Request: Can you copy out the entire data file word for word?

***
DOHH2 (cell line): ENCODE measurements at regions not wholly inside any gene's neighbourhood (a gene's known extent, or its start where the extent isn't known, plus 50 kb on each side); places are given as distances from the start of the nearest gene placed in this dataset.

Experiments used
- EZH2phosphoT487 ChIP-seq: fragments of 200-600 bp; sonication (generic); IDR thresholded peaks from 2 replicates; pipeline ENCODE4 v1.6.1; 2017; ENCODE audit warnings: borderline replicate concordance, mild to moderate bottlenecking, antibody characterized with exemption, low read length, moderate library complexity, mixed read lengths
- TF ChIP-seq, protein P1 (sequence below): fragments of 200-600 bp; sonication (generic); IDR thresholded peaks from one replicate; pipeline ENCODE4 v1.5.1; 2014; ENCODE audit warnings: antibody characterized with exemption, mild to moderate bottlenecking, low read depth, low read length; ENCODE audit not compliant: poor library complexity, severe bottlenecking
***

DOHH2 (cell line): ENCODE measurements at regions not wholly inside any gene's neighbourhood (a gene's known extent, or its start where the extent isn't known, plus 50 kb on each side); places are given as distances from the start of the nearest gene placed in this dataset.

Experiments used
- EZH2phosphoT487 ChIP-seq: fragments of 200-600 bp; sonication (generic); IDR thresholded peaks from 2 replicates; pipeline ENCODE4 v1.6.1; 2017; ENCODE audit warnings: borderline replicate concordance, mild to moderate bottlenecking, antibody characterized with exemption, low read length, moderate library complexity, mixed read lengths
- TF ChIP-seq, protein P1 (sequence below): fragments of 200-600 bp; sonication (generic); IDR thresholded peaks from one replicate; pipeline ENCODE4 v1.5.1; 2014; ENCODE audit warnings: antibody characterized with exemption, mild to moderate bottlenecking, low read depth, low read length; ENCODE audit not compliant: poor library complexity, severe bottlenecking